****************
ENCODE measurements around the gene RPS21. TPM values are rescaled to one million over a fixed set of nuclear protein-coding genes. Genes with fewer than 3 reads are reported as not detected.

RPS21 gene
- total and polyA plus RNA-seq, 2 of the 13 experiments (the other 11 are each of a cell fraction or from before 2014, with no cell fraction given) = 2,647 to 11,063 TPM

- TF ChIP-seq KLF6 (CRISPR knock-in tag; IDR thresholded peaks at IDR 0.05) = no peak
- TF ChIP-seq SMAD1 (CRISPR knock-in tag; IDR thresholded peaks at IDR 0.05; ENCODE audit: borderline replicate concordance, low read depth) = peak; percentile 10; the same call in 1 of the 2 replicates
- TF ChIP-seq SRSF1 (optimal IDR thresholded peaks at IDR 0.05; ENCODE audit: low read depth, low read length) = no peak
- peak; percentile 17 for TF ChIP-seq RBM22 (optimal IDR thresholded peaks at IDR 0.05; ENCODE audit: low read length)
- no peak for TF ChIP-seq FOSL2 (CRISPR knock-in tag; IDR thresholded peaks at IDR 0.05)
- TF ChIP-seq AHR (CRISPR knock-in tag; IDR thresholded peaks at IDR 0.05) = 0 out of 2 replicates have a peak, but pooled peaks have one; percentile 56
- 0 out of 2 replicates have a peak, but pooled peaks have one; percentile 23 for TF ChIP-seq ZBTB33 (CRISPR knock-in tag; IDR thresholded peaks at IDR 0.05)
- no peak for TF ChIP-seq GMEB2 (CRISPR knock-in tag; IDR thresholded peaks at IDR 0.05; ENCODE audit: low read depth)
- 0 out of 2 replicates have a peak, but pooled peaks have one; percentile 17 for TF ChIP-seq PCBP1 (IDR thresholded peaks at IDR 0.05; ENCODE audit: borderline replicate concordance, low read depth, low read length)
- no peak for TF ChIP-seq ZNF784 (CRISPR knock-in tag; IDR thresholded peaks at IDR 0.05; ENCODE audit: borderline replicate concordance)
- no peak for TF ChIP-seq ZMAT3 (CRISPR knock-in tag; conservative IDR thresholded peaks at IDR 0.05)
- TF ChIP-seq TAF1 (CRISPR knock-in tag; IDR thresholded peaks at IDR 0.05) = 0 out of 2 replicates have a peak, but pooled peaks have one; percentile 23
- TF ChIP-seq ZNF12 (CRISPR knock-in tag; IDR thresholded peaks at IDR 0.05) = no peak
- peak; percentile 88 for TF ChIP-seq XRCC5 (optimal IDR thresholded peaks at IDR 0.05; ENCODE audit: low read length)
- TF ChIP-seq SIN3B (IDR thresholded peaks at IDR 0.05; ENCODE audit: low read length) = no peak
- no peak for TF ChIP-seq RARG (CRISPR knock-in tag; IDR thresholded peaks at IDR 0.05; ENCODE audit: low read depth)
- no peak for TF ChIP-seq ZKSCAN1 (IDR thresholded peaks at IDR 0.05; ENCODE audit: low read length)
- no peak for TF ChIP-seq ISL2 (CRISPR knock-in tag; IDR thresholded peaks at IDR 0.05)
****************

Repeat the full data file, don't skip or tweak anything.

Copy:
ENCODE measurements around the gene RPS21. TPM values are rescaled to one million over a fixed set of nuclear protein-coding genes. Genes with fewer than 3 reads are reported as not detected.

RPS21 gene
- total and polyA plus RNA-seq, 2 of the 13 experiments (the other 11 are each of a cell fraction or from before 2014, with no cell fraction given) = 2,647 to 11,063 TPM

- TF ChIP-seq KLF6 (CRISPR knock-in tag; IDR thresholded peaks at IDR 0.05) = no peak
- TF ChIP-seq SMAD1 (CRISPR knock-in tag; IDR thresholded peaks at IDR 0.05; ENCODE audit: borderline replicate concordance, low read depth) = peak; percentile 10; the same call in 1 of the 2 replicates
- TF ChIP-seq SRSF1 (optimal IDR thresholded peaks at IDR 0.05; ENCODE audit: low read depth, low read length) = no peak
- peak; percentile 17 for TF ChIP-seq RBM22 (optimal IDR thresholded peaks at IDR 0.05; ENCODE audit: low read length)
- no peak for TF ChIP-seq FOSL2 (CRISPR knock-in tag; IDR thresholded peaks at IDR 0.05)
- TF ChIP-seq AHR (CRISPR knock-in tag; IDR thresholded peaks at IDR 0.05) = 0 out of 2 replicates have a peak, but pooled peaks have one; percentile 56
- 0 out of 2 replicates have a peak, but pooled peaks have one; percentile 23 for TF ChIP-seq ZBTB33 (CRISPR knock-in tag; IDR thresholded peaks at IDR 0.05)
- no peak for TF ChIP-seq GMEB2 (CRISPR knock-in tag; IDR thresholded peaks at IDR 0.05; ENCODE audit: low read depth)
- 0 out of 2 replicates have a peak, but pooled peaks have one; percentile 17 for TF ChIP-seq PCBP1 (IDR thresholded peaks at IDR 0.05; ENCODE audit: borderline replicate concordance, low read depth, low read length)
- no peak for TF ChIP-seq ZNF784 (CRISPR knock-in tag; IDR thresholded peaks at IDR 0.05; ENCODE audit: borderline replicate concordance)
- no peak for TF ChIP-seq ZMAT3 (CRISPR knock-in tag; conservative IDR thresholded peaks at IDR 0.05)
- TF ChIP-seq TAF1 (CRISPR knock-in tag; IDR thresholded peaks at IDR 0.05) = 0 out of 2 replicates have a peak, but pooled peaks have one; percentile 23
- TF ChIP-seq ZNF12 (CRISPR knock-in tag; IDR thresholded peaks at IDR 0.05) = no peak
- peak; percentile 88 for TF ChIP-seq XRCC5 (optimal IDR thresholded peaks at IDR 0.05; ENCODE audit: low read length)
- TF ChIP-seq SIN3B (IDR thresholded peaks at IDR 0.05; ENCODE audit: low read length) = no peak
- no peak for TF ChIP-seq RARG (CRISPR knock-in tag; IDR thresholded peaks at IDR 0.05; ENCODE audit: low read depth)
- no peak for TF ChIP-seq ZKSCAN1 (IDR thresholded peaks at IDR 0.05; ENCODE audit: low read length)
- no peak for TF ChIP-seq ISL2 (CRISPR knock-in tag; IDR thresholded peaks at IDR 0.05)